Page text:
The Jazz Composers Alliance Orchestra has been part of the Boston music scene since 1985, and A Wallflower In The Amazon is the eighth album in the group's history. Darrell Katz, the Orchestra's Director, has been involved since the beginning: his arrangements on this album draw on this experience to showcase the individual talents of the Orchestra's members, while also drawing them together in some complex but accessible ensemble passages.
Rebecca Shrimpton delivers a beautiful vocal performance on Duke Ellington's "I Like the Sunrise," interweaving her voice with Natalie Dietrich's subtle vibraphone, as well as with the more assertive horn section. Her other performances require her to sing the lyrics of Paula Tatarunis; it's not easy, and Shrimpton often struggles with the task. "For Our Sins" works fine; the short and relatively straightforward lyric has a clear, if rather downbeat, message; but the other songs fare far less well.
"Visiting My Aunties" has a great arrangement from Katz, but the lyrical conceitthe Aunties are not favorite relatives, but a succession of "antis," including anti-toxins, anti-social, anti-thesis and even anti-disestablishmentarianismis weak. The lyrics to "A Wallflower in the Amazon" are particularly convoluted and obfuscationist, and Shrimpton struggles, forgivably, to deliver lines like "Even the shadows were sphinctered." By contrast, organist Mike Finnigan makes the most of the sharp, image-laden lyrics on Willie Dixon's classic "Hoochie Coochie Man" and Big Maceo Merriweather's "Tuff Luck Blues," with some suitably rough-edged and entertaining vocals.
The album is much more consistent musically than lyrically, thanks, in the main, to some excellent solos. "Tuff Luck Blues" features suitably atmospheric solos from Finnigan on Hammond B3, Mike Peipman on trumpet and Alan Chase on alto sax; David Harris' trombone solo on "It Brings New Hope They Say" is loud, brash and hugely enjoyable; Bill Lowe delivers a richly-toned and dexterous tuba piece on "All Bark and No Bite." Drummer Pablo Bencid and bassist Alex Smith don't get the chance to step into the spotlight, but they are consistently excellent, ensuring that the lead instruments have a solid rhythmic base.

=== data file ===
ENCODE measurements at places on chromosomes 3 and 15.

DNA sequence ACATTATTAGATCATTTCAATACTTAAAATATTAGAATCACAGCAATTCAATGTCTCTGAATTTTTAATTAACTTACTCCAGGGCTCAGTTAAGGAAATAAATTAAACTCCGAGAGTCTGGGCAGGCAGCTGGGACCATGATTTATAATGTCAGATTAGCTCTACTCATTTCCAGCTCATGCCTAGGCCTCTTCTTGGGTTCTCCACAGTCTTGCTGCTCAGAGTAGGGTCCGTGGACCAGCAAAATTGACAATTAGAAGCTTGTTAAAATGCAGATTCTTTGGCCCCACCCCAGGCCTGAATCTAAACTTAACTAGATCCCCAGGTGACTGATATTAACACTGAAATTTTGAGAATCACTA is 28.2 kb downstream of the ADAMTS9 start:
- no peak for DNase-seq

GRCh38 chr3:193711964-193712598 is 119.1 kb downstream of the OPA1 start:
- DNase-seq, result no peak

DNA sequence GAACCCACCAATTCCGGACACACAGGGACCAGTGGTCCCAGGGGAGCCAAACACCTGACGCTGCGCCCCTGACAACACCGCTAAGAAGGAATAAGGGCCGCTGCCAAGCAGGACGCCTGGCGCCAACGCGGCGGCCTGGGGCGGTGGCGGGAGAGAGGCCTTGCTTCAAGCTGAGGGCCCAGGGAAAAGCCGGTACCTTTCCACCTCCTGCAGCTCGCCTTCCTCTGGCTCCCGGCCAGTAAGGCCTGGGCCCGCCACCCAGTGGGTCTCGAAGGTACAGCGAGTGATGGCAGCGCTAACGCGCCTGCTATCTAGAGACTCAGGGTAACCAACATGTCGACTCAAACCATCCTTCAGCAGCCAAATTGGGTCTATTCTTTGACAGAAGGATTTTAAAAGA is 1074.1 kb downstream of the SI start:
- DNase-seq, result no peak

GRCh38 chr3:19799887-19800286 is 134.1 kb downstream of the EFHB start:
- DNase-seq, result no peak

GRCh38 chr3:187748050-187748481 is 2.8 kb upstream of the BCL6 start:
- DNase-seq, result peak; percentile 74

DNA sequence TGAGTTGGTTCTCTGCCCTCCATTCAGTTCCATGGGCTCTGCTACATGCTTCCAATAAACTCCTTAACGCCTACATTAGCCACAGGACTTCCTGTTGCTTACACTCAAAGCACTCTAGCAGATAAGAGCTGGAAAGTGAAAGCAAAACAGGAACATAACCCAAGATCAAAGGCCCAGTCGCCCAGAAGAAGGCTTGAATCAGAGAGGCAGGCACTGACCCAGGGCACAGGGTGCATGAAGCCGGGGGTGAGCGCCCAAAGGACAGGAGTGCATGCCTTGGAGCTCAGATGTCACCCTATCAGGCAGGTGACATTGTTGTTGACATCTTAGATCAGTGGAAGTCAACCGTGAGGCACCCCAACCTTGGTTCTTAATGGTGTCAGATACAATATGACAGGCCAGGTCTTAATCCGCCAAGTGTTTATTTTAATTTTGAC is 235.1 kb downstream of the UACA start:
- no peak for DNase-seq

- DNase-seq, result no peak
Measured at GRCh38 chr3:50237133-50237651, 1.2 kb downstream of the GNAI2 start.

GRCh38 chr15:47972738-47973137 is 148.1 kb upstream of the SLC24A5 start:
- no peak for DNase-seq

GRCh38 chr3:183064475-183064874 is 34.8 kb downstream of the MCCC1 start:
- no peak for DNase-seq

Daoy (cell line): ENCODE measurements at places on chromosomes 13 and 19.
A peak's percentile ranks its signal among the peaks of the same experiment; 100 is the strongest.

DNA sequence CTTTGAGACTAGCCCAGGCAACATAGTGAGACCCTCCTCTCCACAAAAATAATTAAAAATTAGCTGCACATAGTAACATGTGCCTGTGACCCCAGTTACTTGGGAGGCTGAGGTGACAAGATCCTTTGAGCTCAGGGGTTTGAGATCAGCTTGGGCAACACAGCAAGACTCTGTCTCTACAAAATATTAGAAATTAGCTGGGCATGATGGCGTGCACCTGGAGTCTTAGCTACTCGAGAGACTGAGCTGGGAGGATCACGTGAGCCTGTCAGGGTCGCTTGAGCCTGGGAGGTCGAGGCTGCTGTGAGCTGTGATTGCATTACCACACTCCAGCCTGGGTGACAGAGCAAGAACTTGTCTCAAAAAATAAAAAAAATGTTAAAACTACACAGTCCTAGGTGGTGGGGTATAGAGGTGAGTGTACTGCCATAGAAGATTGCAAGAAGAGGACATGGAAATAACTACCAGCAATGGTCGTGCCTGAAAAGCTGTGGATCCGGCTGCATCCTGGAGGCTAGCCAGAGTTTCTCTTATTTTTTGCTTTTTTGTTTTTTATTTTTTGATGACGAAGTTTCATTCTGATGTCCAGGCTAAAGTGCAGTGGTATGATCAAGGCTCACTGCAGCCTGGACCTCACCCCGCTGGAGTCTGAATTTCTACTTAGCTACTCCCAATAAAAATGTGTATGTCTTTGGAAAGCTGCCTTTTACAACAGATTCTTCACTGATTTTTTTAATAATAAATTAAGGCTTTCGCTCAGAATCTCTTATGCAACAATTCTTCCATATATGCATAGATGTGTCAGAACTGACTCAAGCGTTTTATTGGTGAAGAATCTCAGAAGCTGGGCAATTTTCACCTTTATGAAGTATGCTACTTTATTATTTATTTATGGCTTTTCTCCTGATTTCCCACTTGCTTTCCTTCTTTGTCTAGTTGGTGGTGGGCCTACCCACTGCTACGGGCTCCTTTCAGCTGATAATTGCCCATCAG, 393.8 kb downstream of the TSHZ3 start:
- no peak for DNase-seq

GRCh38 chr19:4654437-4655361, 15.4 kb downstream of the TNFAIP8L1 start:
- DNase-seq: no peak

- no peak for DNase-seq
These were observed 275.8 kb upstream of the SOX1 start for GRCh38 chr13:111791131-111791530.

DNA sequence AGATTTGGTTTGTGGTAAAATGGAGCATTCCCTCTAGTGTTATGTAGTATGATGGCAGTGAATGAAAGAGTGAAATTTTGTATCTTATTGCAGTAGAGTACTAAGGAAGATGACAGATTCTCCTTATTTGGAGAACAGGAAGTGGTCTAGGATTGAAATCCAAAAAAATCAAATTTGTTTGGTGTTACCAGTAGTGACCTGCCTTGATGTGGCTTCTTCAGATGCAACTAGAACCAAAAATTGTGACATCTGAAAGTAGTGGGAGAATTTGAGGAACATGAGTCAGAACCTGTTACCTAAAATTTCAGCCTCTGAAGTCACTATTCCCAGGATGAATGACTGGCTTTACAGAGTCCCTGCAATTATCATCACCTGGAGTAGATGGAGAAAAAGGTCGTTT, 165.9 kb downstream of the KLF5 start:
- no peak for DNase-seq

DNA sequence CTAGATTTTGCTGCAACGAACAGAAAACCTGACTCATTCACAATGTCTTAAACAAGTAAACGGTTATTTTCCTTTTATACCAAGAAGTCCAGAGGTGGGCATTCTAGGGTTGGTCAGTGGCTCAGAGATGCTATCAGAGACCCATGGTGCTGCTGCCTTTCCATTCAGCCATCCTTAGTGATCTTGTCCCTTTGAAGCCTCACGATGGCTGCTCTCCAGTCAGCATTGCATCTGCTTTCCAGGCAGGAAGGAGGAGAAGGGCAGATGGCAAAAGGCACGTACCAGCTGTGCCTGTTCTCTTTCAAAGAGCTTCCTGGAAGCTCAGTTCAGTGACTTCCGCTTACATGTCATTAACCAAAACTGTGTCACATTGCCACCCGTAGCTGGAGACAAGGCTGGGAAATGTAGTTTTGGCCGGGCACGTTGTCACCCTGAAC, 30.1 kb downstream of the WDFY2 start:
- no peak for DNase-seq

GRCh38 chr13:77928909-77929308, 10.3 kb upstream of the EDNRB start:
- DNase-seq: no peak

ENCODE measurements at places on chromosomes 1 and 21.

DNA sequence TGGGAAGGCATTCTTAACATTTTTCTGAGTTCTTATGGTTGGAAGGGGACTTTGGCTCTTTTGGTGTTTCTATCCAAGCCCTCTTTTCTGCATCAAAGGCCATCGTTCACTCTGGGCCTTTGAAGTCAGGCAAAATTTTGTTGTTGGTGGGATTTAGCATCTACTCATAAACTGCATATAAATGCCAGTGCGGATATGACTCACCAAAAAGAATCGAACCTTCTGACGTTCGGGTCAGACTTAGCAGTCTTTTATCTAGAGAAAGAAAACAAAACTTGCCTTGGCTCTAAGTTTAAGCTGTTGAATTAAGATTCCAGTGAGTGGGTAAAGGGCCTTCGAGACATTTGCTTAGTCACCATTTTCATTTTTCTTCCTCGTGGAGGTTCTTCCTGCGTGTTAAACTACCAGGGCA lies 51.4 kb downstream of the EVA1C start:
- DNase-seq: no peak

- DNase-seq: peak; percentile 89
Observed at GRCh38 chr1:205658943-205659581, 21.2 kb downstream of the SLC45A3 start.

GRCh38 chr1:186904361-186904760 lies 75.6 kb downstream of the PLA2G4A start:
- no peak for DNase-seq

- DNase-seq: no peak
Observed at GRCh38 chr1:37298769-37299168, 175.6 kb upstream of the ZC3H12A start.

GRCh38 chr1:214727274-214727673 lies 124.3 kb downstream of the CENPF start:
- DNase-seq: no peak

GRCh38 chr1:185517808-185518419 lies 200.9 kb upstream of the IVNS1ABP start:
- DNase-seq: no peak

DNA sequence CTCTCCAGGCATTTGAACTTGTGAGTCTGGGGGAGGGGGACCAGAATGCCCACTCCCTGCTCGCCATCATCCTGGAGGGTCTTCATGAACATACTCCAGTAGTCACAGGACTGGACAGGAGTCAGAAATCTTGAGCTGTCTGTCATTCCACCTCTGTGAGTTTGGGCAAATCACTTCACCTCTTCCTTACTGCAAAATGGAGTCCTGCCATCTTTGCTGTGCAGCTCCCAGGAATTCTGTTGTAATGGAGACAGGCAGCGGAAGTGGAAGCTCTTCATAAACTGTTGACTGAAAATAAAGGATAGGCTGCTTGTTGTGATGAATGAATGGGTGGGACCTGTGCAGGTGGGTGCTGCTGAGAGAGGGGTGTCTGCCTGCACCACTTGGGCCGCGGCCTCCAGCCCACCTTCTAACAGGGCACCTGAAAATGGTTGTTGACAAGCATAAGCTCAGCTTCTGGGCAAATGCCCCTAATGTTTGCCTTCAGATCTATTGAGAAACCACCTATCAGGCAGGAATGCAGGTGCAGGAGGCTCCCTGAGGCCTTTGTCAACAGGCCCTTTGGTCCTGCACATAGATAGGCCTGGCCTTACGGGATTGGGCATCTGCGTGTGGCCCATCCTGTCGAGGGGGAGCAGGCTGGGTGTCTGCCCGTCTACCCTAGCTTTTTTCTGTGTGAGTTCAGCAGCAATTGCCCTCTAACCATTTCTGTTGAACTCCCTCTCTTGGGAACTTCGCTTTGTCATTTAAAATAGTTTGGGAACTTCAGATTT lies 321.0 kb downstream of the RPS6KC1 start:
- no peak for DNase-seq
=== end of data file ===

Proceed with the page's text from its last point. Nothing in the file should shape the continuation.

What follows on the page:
A Wallflower In The Amazon succeeds as a recording through the strengths of the musicians and Katz's arrangements. The original songs, however, compare unfavorably to the work of Ellington and Dixon, and diminish the album's impacta pity, because there is plenty of fine musicianship to enjoy.
I Like the Sunrise (It Brings New Hope They Say / I Hope It Likes Poor Me); Red Blue; A Wallflower in the Amazon (Aromatic Raptures Of Volume / The Vanishing Point); Hoochie Coochie Man / All Bark and No Bite; Visiting My Aunties (A Classical Freudian Hysteric / I Promise I Will Never Laugh Again); Tuff Luck Blues; For Our Sins; The Red Blues.
Darrell Katz: arranger and conductor; Hiro Honshuku: flute, EWI; Alan Chase: alto sax; Jim Hobbs: alto sax; Phil Scarf: tenor sax, soprano sax, clarinet; Melanie Howell: baritone sax, bass clarinet; Mike Peipman: trumpet; Gary Bohan: trumpet; Bill Fanning: trumpet; Justin Stanley: French horn (1, 2, 6, 7, 10); Ron Wold: French horn (3-5, 8, 9, 11); David Harrris: trombone; Bob Pilkington: trombone; Bill Lowe: tuba; Natalie Dietrich: vibraphone; Norm Zacher: guitar; Johnny Lee Schell: guitar (10); Tom Hojnacki: piano; Pablo Bencid: drums; Ricardo Monzon: percussion; Alex Smith: bass; Rebecca Shrimpton: vocals; Mike Finnigan: Hammond, vocals (6, 7, 10); Taki Musoko: marimba (4, 5); Jeff Huggins: alto saxophone (12); Daniel Ian Smith: alto saxophone (12); Phil Scarff: tenor saxophone (12); Dan Bosshardt: baritone saxophone (12).
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